MIAMI — Hurricane warnings were issued Tuesday for Jamaica and parts of Cuba as Tropical Storm Sandy gained strength in the southern Caribbean.

Forecasters predicted that Sandy will hit Jamaica as a hurricane Wednesday before crossing eastern Cuba that night en route to the Bahamas by the weekend.

A tropical storm warning was issued for impoverished Haiti as well.

At 1800 GMT, the storm was about 275 miles (440 kilometers) south-southwest of Kingston, packing top sustained winds of 50 miles per hour and moving north-northeast at five miles per hour, the Miami-based National Hurricane Center said.

"Sandy is expected to produce total rainfall amounts of 15-30 centimeters (six to 12 inches) across Jamaica, Haiti, the Dominican Republic and eastern Cuba... especially in areas of mountainous terrain," the report said.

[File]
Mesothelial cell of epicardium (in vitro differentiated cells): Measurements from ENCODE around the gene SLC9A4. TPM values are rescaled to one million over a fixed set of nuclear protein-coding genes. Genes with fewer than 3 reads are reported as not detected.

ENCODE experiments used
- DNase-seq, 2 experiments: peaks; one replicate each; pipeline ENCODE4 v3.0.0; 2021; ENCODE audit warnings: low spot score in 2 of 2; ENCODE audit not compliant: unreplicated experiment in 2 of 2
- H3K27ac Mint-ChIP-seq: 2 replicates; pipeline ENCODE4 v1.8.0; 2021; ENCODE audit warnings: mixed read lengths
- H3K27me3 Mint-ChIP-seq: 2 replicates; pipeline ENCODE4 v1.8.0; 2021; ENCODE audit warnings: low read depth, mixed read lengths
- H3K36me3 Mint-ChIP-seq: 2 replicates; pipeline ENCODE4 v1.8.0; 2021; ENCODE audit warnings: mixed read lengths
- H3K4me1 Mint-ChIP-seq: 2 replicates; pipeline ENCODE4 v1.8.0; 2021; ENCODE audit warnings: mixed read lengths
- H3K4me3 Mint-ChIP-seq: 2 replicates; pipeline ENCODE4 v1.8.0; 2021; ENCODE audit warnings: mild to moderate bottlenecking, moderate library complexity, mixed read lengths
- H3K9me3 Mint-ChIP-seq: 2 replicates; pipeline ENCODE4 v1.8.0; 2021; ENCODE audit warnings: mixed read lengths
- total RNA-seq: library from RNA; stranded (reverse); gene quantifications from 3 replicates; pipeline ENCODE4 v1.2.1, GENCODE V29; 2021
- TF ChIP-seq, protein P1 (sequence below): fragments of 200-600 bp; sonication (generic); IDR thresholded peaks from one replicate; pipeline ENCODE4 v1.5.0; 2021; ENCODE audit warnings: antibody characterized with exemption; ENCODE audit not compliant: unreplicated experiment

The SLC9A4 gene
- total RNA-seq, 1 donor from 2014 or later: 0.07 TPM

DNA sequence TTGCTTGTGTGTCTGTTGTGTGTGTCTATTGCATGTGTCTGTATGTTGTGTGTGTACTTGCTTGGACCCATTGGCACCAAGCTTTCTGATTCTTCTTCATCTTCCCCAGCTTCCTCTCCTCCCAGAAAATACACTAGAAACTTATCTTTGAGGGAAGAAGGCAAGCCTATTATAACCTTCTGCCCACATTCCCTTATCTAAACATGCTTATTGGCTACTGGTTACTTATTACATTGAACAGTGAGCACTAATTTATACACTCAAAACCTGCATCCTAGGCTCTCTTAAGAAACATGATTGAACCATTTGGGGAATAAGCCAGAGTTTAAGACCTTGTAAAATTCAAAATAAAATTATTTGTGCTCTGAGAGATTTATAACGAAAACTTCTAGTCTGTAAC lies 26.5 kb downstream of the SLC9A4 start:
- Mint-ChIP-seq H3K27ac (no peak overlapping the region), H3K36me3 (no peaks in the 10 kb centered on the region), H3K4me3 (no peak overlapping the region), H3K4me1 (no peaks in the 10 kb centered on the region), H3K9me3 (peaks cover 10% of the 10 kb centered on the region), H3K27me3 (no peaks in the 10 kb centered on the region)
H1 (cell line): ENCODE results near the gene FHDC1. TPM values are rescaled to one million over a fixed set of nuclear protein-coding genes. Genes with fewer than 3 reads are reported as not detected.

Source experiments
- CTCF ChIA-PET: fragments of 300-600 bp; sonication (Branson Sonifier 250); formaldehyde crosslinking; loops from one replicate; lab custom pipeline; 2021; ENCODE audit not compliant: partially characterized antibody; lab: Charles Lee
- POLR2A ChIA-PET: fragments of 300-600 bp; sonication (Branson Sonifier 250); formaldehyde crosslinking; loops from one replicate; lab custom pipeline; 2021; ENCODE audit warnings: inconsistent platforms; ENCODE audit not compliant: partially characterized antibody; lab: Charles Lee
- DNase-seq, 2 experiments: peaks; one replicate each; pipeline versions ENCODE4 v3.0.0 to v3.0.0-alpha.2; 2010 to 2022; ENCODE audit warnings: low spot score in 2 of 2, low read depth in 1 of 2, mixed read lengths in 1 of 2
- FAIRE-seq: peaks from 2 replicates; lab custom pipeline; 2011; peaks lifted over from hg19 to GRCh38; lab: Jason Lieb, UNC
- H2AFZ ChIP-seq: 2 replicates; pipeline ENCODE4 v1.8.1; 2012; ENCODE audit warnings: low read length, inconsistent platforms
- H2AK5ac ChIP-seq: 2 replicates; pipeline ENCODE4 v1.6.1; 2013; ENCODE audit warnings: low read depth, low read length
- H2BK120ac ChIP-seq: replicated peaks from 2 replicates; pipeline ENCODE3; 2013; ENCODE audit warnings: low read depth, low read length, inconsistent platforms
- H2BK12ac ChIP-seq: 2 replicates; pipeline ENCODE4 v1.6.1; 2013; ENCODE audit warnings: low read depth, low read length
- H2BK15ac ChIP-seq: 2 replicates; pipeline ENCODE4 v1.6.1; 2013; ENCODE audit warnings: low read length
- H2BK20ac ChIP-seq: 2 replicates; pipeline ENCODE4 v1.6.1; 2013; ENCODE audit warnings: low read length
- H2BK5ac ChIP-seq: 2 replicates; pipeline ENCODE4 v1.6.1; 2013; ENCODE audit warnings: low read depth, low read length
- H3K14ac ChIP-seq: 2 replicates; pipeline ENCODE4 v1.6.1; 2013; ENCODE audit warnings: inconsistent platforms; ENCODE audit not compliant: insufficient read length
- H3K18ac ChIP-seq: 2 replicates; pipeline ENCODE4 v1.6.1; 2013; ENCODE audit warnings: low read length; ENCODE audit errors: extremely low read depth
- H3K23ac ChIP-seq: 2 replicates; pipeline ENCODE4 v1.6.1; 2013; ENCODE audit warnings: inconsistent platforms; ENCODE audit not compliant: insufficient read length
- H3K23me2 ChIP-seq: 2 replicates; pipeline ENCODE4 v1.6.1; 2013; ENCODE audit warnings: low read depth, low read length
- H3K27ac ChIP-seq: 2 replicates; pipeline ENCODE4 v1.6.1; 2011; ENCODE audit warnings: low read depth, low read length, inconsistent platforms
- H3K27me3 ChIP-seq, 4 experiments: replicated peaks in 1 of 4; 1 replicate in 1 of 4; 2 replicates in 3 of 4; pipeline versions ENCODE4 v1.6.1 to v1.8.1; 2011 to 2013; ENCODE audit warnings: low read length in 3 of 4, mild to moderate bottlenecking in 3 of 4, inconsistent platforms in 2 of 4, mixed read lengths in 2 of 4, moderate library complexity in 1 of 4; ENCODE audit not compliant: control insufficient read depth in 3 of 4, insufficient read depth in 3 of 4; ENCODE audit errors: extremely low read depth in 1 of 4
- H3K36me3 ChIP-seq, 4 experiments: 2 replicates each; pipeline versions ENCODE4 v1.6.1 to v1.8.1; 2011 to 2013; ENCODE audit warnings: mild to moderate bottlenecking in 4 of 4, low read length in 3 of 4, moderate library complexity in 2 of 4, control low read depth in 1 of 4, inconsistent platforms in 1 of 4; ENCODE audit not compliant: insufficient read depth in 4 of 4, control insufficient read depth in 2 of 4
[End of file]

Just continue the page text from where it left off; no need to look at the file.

"These rains may produce life-threatening flash floods and mud slides," the center warned.

The Bahamas issued a tropical storm watch for central islands.

Cuba warned residents of threatened eastern provinces to get ready for the bad weather.

Although the hurricane season runs from July 1 to the end of November, historically October is worse for Cuba.

In 2008, it was hit by three hurricanes that caused a total of $10 billion in damage and affected more than half a million homes.

But this year only Tropical Storm Isaac crossed through two Cuban provinces in late August. Damage was light, and the rain filled dams and reservoirs.